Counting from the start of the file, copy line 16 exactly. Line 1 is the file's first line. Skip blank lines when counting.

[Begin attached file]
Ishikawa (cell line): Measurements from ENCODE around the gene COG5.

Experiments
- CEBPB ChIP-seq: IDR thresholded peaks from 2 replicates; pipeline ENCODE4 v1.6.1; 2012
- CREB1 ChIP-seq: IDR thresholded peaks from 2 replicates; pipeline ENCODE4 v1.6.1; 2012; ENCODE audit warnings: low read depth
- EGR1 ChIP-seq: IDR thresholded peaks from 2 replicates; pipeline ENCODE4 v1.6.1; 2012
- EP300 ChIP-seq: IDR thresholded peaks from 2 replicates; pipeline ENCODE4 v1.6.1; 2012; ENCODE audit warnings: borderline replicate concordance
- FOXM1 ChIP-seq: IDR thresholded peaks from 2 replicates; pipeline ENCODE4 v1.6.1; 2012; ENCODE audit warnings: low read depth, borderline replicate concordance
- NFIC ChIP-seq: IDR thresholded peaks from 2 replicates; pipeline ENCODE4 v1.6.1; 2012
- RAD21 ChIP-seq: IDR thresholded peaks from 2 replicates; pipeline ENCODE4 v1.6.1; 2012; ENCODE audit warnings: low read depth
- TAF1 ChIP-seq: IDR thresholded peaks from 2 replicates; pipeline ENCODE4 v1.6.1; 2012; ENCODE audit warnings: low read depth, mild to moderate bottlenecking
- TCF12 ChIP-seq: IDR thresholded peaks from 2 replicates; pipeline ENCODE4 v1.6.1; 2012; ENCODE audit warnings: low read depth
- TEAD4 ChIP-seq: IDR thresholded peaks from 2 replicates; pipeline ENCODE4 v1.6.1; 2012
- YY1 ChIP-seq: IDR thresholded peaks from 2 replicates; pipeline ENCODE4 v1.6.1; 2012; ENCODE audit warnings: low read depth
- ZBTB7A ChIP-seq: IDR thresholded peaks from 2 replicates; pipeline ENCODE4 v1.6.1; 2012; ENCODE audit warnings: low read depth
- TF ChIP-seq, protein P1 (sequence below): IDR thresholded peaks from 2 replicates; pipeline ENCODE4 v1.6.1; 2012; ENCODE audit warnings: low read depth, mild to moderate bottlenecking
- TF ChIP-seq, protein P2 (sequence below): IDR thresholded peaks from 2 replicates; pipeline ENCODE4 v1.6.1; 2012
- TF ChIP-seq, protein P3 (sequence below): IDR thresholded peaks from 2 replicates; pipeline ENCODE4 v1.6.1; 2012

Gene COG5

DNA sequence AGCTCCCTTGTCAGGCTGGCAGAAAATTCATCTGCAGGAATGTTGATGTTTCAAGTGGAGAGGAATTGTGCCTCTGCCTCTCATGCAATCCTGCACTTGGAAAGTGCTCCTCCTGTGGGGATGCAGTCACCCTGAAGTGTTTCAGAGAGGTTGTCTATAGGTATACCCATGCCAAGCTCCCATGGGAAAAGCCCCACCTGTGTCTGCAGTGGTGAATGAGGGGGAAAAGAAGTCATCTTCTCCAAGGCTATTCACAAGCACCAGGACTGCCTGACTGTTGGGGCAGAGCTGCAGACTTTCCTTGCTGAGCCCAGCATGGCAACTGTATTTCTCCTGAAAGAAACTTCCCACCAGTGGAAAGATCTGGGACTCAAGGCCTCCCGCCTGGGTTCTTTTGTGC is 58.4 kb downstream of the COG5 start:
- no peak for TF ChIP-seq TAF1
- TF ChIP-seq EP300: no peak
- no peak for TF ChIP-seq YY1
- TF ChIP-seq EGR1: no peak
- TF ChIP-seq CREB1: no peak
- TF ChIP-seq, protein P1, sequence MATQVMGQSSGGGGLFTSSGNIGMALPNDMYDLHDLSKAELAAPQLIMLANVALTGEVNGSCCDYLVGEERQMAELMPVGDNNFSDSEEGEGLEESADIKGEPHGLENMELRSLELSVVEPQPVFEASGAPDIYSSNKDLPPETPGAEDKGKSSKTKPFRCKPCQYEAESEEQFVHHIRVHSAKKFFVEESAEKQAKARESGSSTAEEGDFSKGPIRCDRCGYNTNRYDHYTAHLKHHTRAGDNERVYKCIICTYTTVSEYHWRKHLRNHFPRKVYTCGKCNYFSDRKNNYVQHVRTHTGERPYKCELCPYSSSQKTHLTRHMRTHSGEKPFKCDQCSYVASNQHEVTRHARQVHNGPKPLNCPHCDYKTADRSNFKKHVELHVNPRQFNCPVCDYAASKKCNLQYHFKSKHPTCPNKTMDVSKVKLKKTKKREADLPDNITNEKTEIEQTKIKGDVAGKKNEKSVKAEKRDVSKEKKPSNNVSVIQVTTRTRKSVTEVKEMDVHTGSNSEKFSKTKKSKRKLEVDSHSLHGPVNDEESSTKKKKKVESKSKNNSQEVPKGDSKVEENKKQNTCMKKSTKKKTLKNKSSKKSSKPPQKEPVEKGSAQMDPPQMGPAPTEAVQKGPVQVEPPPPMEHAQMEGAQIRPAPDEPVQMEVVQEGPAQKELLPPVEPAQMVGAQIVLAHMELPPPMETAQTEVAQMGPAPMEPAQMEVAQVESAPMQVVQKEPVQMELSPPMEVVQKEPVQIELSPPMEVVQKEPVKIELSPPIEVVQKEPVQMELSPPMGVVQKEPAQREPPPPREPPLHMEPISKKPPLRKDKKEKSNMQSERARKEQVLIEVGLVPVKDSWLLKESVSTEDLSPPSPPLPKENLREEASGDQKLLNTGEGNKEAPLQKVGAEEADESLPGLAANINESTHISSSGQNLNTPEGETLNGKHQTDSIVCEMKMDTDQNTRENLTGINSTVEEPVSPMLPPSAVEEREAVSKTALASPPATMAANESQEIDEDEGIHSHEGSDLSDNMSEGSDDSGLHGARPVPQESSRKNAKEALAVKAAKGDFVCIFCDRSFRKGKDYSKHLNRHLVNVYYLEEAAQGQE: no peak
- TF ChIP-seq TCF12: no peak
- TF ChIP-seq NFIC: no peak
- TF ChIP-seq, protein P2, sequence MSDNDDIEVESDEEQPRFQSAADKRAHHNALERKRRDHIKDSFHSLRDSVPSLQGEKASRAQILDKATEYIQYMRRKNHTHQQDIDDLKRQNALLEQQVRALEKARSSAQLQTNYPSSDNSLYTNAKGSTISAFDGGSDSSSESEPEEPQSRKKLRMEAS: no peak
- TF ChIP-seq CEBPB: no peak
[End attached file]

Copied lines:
- TF ChIP-seq, protein P2 (sequence below): IDR thresholded peaks from 2 replicates; pipeline ENCODE4 v1.6.1; 2012